On December 22, a dozen teams of ninth graders at the Manhattan Early College School for Advertising (MECA) presented their end-of-semester product launch campaigns. These included a logo, tagline, media plan and original ads.
Using PowerPoint and animated graphics, the students introduced their inventions, such as a product that transforms a bathroom into a vacation setting, and a robot assistant that carries heavy packages. They shared research into similar products in their proposed market, and walked the audience through a “consumer’s journey,” a day that starts with seeing the new product on a subway poster and through online ads.
“Even at age 14, the students’ sophistication with social media is clear,” said Al Benoit, MECA’s liaison with the American Association of Advertising Agencies (4A’s), which is one of the school’s partners along with BMCC/CUNY and the NYC Department of Education.
MECA students begin taking college courses with BMCC professors in the 10th grade, and over a six-year period, earn a high school Regents Diploma and free associate degree from BMCC. Their focus on a career in media and advertising is blended with academics.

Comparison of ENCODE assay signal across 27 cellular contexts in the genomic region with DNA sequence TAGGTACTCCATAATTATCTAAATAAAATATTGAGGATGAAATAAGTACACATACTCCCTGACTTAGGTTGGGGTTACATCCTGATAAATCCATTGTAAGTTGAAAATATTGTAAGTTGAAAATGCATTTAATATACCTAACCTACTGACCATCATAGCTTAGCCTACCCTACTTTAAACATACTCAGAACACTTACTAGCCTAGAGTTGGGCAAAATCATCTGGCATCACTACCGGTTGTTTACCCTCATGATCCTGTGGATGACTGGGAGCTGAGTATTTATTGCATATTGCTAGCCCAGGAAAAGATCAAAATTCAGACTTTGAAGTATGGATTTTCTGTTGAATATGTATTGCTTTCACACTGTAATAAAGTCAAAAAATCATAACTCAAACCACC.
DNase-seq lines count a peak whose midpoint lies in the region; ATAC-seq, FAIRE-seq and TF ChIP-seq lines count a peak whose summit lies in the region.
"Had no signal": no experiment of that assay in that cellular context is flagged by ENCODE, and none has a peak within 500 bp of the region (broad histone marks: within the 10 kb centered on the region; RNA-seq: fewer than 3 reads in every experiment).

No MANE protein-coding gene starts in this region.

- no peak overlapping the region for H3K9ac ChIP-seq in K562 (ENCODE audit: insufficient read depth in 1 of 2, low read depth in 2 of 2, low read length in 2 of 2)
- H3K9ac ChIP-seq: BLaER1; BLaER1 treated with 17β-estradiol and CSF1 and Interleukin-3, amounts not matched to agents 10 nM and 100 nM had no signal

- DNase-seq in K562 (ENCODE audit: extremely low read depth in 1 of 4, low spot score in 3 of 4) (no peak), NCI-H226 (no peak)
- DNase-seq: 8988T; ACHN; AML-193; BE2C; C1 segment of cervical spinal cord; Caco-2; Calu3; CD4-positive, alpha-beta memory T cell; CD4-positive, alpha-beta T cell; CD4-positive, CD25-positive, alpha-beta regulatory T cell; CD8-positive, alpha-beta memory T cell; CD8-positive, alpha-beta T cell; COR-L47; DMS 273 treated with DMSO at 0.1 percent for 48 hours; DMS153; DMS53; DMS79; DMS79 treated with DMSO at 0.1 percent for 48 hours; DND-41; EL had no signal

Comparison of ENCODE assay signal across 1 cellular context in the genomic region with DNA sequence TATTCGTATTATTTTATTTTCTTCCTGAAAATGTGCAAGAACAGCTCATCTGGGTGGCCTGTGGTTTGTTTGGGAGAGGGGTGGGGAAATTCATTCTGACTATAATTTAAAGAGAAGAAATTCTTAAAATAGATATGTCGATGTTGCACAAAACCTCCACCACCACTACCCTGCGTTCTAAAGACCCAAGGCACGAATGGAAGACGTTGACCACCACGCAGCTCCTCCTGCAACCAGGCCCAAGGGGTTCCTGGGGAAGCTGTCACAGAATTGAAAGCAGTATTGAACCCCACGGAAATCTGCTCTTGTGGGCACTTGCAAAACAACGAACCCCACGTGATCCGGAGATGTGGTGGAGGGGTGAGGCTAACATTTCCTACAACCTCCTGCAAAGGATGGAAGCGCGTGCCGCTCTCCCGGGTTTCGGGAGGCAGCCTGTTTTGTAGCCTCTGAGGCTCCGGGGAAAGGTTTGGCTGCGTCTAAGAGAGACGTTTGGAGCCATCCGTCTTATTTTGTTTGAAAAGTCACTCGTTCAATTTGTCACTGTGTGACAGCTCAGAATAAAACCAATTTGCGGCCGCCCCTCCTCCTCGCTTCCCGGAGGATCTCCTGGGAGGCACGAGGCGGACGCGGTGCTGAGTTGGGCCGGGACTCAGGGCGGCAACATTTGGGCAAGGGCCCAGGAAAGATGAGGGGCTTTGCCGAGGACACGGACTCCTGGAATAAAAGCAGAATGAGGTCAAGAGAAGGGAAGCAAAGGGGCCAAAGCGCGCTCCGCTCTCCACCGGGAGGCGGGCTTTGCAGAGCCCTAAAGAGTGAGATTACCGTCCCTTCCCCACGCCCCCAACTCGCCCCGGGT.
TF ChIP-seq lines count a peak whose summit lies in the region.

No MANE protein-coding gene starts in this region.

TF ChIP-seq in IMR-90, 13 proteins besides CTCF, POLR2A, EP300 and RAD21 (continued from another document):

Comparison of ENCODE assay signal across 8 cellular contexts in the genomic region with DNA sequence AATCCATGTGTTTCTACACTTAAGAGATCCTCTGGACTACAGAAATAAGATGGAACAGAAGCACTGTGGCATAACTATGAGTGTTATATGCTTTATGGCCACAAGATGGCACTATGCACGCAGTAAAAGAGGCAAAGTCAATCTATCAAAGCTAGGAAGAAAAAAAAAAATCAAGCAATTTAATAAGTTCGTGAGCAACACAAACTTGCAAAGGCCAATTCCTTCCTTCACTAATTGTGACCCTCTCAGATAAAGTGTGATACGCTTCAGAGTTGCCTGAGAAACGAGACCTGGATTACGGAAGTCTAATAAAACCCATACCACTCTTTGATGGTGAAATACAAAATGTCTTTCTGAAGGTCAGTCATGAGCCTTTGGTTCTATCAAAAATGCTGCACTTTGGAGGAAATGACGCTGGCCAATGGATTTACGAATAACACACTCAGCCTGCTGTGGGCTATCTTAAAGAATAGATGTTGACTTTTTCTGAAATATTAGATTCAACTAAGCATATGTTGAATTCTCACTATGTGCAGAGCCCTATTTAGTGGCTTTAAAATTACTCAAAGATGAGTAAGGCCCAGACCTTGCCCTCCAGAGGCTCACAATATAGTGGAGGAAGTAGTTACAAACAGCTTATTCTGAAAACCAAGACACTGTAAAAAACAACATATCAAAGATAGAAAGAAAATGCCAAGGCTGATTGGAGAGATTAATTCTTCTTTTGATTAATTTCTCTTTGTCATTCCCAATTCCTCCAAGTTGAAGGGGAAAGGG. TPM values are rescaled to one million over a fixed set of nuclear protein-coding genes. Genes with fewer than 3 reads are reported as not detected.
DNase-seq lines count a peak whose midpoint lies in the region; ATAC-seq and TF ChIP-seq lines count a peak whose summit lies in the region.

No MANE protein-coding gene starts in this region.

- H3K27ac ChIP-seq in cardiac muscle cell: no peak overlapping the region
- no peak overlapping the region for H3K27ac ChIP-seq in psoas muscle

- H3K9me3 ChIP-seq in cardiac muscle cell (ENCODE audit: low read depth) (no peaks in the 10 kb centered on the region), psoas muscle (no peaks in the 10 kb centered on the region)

The product launch presentations took place in a setting that is part conference room and part high school classroom. One wall is lined with orange metal lockers. Posters outline tagline styles and ask, “What is branding?” A large whiteboard functions as a homework calendar.
While each team gave their presentation, their classmates sat in a half circle, taking notes. Their teacher, Lora Morgenstern, watched alongside a panel of industry professionals; Al Benoit as well as Gregory Bryant, MECA’s liaison at BMCC, and Berles Désiré, a branch strategist who specializes in advertising account planning.
“Google, Uber, LinkedIn; all these systems started with a simple idea,” Benoit reminded the student teams. He gave some notes on their research into demographics, and applications they might have considered.
The audience completed Final Evaluations that highlighted two advertising elements from each presentation, and Désiré summed up the event: “I’ve been impressed with the students’ ability to think critically and creatively,” he said. “This is the new generation of minds that will impact tomorrow’s marketing.”